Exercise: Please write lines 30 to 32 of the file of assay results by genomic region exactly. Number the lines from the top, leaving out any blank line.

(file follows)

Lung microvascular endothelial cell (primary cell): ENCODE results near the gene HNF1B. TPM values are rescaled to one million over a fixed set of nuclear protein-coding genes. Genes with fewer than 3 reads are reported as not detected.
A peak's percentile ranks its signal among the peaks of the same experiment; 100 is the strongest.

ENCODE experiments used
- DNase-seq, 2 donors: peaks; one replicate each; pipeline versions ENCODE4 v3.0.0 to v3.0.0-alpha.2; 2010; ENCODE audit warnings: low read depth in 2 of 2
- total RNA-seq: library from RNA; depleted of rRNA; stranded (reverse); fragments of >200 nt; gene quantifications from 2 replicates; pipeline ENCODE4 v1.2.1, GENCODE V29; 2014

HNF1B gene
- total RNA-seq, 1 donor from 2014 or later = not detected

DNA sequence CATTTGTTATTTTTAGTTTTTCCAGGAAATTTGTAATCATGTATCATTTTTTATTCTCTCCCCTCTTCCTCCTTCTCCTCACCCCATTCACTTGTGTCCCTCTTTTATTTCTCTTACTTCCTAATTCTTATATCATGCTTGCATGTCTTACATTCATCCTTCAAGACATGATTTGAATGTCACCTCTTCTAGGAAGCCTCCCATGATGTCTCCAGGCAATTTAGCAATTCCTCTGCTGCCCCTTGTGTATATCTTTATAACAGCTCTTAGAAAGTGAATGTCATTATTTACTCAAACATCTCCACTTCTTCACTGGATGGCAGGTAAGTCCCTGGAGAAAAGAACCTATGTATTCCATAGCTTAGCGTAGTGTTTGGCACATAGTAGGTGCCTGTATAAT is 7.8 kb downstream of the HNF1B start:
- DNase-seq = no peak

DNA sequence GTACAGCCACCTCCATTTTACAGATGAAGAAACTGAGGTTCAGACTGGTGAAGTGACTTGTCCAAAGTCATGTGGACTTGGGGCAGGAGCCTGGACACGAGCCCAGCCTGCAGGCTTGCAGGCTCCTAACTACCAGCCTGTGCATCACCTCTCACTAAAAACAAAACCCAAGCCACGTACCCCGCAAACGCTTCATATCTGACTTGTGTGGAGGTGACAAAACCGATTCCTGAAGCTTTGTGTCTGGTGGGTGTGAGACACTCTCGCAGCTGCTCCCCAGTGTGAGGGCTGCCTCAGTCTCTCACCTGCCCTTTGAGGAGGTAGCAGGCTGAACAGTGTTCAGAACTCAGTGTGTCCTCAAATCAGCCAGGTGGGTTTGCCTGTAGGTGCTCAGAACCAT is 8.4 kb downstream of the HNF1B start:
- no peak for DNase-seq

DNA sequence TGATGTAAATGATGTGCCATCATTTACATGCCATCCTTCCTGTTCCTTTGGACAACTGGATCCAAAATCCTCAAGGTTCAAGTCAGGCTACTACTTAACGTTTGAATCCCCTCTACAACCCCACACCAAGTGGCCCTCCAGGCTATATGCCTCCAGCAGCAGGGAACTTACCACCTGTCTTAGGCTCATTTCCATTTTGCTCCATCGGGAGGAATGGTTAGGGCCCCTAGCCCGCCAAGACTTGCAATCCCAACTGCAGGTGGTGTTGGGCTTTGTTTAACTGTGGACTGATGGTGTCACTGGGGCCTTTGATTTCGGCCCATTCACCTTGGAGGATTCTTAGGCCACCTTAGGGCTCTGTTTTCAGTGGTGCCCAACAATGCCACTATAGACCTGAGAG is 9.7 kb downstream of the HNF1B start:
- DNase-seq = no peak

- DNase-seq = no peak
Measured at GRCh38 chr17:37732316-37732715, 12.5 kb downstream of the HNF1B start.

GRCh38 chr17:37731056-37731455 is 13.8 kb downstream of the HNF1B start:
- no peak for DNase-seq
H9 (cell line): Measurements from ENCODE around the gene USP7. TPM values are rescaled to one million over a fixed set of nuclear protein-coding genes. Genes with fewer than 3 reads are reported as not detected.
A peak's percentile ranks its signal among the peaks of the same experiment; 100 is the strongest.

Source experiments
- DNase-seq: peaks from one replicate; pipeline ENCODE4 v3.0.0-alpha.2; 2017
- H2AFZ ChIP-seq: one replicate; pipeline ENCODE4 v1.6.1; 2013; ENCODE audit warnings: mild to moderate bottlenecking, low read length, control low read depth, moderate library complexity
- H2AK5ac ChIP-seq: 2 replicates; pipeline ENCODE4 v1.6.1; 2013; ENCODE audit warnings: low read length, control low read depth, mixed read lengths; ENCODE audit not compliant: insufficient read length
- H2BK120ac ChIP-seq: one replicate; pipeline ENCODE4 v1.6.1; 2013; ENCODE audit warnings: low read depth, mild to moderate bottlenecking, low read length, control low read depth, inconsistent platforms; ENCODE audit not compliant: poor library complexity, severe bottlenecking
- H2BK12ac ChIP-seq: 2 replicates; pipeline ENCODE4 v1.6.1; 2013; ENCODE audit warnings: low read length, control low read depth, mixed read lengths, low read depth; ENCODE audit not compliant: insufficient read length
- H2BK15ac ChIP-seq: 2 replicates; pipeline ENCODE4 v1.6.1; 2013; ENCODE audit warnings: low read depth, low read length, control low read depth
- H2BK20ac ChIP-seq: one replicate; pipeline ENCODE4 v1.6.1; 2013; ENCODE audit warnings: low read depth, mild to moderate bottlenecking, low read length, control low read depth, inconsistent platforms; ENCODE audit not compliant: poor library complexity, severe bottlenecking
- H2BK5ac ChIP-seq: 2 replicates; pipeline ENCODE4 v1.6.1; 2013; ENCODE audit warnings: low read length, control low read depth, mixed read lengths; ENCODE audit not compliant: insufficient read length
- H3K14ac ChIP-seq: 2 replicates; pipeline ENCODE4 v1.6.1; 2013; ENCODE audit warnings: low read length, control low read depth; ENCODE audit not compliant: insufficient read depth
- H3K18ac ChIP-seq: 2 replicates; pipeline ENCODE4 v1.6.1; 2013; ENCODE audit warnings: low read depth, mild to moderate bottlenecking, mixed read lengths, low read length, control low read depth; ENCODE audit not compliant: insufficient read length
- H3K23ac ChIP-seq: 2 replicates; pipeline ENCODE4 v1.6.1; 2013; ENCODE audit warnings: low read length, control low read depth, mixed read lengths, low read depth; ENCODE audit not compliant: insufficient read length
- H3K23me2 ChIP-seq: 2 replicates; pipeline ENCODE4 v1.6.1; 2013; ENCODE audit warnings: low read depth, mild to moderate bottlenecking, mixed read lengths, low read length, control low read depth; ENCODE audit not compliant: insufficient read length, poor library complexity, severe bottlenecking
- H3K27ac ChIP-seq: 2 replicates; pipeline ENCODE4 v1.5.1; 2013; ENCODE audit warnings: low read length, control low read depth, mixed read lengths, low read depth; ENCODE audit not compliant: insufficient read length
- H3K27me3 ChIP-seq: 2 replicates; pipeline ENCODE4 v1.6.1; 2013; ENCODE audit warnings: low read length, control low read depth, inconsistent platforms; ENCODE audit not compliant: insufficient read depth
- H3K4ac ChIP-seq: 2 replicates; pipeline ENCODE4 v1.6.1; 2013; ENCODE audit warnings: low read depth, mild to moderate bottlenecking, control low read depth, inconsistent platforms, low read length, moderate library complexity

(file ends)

- H3K18ac ChIP-seq: 2 replicates; pipeline ENCODE4 v1.6.1; 2013; ENCODE audit warnings: low read depth, mild to moderate bottlenecking, mixed read lengths, low read length, control low read depth; ENCODE audit not compliant: insufficient read length
- H3K23ac ChIP-seq: 2 replicates; pipeline ENCODE4 v1.6.1; 2013; ENCODE audit warnings: low read length, control low read depth, mixed read lengths, low read depth; ENCODE audit not compliant: insufficient read length
- H3K23me2 ChIP-seq: 2 replicates; pipeline ENCODE4 v1.6.1; 2013; ENCODE audit warnings: low read depth, mild to moderate bottlenecking, mixed read lengths, low read length, control low read depth; ENCODE audit not compliant: insufficient read length, poor library complexity, severe bottlenecking